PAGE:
The role of plant membrane proteins in legume-rhizobia symbiosis
- Symbiotic nitrogen fixation occurs when rhizobia bacteria infect the roots of legume plants, resulting in the formation of a specialized organ called a nodule. In this mutualistic symbiosis, bacteria provide the plant with nitrogen, and the plant provides the bacteria with carbon sources. This metabolic exchange occurs inside the root nodules where bacteria reduce (or "fix") molecular dinitrogen to ammonia, a form of nitrogen that plants can use to synthesize amino acids and proteins. Legume-rhizobia symbiosis initiates with plant recognition of the bacterial signaling molecule Nod Factor (NF). After plant perception of NF, bacteria infect plant roots through host-derived infection threads and are eventually endocytosed into host cells. Inside the host cell, the bacteria remain surrounded by a host membrane and differentiate into their nitrogen-fixing form. A great deal is known about NF perception and signaling, but the mechanisms by which infection threads form and by which bacteria are endocytosed into host cells remain elusive. To identify genes required for infection or bacterial endocytosis, I used a candidate gene approach in the model legume Medicago truncatula. I searched the M. truncatula genome for regions with homology to endocytosis and membrane shaping genes in plants and other organisms. I identified two M. truncatula flotillin-like genes, FLOT2 and FLOT4, which are up-regulated in response to the M. truncatula symbiont, Sinorhizobium meliloti. Flotillins in animals have been implicated in actin polymerization, maintenance of cell-cell contacts, membrane trafficking and pathogenesis. I silenced FLOT2 and FLOT4 using RNAi and amiRNAs and found a non-redundant requirement for both genes in symbiosis. When FLOT4 was silenced, infection threads typically aborted in root hairs. FLOT2-silenced plants formed fewer nodules and infection threads. This work implicates plant flotillins in legume-rhizobia symbiosis and suggests that flotillins in plants and animals may have a common function. NF recognition in M. truncatula requires the receptors NFP and LYK3. Each receptor is required for separate downstream responses: NFP is necessary for all known responses to bacteria, while LYK3 is required for infection. A leucine-rich repeat receptor-like kinase DMI2 acts downstream of NFP. Using GFP-tagged proteins, I localized the symbiotic receptor kinases DMI2 and LYK3. Both proteins had punctate distributions associated with root hair plasma membranes. After bacterial inoculation, both LYK3:GFP and DMI2:GFP were present on intracellular vesicles. LYK3:GFP persisted in infected cells and localized to infection thread membranes. The DMI2:GFP signal was nearly absent by one day post inoculation. These data are consistent with a role for LYK3 in infection and a role for DMI2 in signaling. I found that like LYK3 and DMI2, GFP-tagged FLOT4 is associated with the plasma membrane and has a patchy distribution. Upon inoculation with S. meliloti, FLOT4:GFP puncta become more diffuse and redistribute to form a cap at the tips of elongating root hairs. I investigated the dependence of FLOT4 distribution on NF perception and signaling via symbiotic receptors NFP, LYK3, and DMI2. I found that FLOT4:GFP has a decrease in puncta density specific to the putative dead kinase allele of LYK3, hcl-1. I co-expressed LYK3:GFP and FLOT4:mCherry and found that in buffer-treated root hairs, there is little co-distribution of the two proteins, and tagged LYK3 puncta are dynamic while FLOT4 is relatively stable. After inoculation, I found an increase in LYK3:GFP and FLOT4:mCherry co-localization and that LYK3:GFP shares the stable distribution shown by FLOT4:mCherry. The similarities in mutant phenotypes, protein localization, and protein dynamics suggest that FLOT4 and LYK3 may be components of a shared complex. This work indicates that protein arrangement within plant membranes is complex and is altered by perception of a symbiotic bacterium. This work suggests that redistribution of plant membrane proteins upon signal perception may serve to compartmentalize cellular processes.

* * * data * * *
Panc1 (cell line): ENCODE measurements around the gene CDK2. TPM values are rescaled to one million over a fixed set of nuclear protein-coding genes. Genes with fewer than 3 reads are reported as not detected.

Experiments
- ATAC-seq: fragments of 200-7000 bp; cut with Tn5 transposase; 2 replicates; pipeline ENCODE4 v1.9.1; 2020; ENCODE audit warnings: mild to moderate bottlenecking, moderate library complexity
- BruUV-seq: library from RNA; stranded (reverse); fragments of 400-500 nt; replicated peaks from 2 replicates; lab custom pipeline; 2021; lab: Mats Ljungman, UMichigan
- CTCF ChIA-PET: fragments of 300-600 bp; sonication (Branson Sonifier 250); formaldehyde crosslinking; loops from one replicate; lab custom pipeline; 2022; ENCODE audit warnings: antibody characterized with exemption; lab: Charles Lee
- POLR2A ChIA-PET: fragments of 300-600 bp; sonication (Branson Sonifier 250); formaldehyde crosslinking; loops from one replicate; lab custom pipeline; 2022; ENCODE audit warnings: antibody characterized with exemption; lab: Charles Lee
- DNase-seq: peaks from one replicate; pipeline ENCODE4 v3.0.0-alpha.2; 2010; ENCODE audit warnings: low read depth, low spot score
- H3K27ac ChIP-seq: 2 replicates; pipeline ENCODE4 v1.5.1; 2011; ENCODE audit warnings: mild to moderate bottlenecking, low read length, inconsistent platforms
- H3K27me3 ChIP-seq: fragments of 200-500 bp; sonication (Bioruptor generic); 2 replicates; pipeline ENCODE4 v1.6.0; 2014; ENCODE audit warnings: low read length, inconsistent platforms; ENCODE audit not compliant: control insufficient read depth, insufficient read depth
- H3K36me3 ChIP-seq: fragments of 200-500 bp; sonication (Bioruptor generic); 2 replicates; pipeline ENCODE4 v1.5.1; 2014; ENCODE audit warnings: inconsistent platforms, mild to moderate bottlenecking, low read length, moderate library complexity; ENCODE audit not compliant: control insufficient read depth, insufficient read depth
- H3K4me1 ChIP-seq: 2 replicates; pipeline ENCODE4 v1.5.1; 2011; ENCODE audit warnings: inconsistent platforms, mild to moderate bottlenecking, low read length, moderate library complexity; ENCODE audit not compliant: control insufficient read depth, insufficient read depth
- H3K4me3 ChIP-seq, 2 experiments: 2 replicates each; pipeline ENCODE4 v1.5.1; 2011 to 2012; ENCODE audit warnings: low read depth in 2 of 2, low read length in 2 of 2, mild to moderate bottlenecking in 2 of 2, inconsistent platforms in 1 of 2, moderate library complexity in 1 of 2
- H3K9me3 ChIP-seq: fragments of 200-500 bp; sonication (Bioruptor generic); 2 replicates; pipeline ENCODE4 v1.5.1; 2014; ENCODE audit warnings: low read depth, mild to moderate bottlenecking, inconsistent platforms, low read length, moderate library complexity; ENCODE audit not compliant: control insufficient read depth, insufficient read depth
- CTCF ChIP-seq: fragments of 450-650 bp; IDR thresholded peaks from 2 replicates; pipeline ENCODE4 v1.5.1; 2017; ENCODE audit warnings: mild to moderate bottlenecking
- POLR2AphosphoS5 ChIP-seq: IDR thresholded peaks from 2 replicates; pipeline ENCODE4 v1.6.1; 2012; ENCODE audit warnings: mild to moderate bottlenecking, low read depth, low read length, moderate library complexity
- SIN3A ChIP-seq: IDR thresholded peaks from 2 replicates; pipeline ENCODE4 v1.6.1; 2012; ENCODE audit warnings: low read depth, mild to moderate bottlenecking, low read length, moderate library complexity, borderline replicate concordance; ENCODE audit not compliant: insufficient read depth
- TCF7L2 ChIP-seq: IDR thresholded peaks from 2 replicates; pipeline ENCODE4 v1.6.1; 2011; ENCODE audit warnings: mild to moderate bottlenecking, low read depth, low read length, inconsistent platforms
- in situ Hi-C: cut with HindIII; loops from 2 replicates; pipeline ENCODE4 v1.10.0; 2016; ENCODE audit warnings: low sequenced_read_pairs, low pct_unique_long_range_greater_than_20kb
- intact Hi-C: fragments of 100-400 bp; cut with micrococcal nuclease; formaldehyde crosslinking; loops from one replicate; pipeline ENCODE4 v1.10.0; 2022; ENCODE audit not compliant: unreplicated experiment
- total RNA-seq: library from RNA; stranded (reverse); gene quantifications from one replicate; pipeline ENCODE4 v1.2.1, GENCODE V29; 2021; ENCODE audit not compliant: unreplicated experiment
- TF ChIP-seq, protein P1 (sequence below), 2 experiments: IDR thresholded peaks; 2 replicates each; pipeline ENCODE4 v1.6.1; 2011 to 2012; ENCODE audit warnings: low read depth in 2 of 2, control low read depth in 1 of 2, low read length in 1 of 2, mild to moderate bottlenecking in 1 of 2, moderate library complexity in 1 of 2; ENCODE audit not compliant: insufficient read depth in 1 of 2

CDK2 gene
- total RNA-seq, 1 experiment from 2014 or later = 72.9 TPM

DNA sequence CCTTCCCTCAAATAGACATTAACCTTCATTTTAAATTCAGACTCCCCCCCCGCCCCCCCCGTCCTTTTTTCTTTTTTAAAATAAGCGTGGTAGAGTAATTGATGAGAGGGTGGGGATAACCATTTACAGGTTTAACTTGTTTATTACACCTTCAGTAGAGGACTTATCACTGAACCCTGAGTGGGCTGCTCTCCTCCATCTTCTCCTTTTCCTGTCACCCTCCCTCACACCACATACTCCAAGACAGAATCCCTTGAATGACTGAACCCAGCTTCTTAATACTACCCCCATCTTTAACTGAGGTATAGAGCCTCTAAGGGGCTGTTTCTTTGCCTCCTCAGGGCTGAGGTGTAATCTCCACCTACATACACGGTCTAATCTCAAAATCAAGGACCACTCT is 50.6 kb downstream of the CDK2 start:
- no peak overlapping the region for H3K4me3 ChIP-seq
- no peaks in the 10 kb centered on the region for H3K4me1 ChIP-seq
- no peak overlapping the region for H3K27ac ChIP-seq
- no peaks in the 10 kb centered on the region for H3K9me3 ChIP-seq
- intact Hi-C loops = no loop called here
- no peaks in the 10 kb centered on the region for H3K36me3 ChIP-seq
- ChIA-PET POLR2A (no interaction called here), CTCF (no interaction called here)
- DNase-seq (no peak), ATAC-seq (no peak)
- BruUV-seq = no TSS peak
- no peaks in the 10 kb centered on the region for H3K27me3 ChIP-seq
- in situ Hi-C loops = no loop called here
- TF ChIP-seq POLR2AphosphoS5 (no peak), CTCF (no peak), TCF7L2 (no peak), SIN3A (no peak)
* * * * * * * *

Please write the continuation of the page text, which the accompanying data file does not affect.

|Type of resource
|electronic; electronic resource; remote
|1 online resource.
|2010, c2011; 2010
|Haney, Cara Helene
|Stanford University, Department of Biology.
|Ehrhardt, David (David Walter)
|Ehrhardt, David (David Walter)
|Statement of responsibility
|Cara Helene Haney.
|Submitted to the Department of Biology.
|Thesis (Ph.D.)--Stanford University, 2011.
- © 2011 by Cara Helene Haney
- This work is licensed under a Creative Commons Attribution Non Commercial 3.0 Unported license (CC BY-NC).
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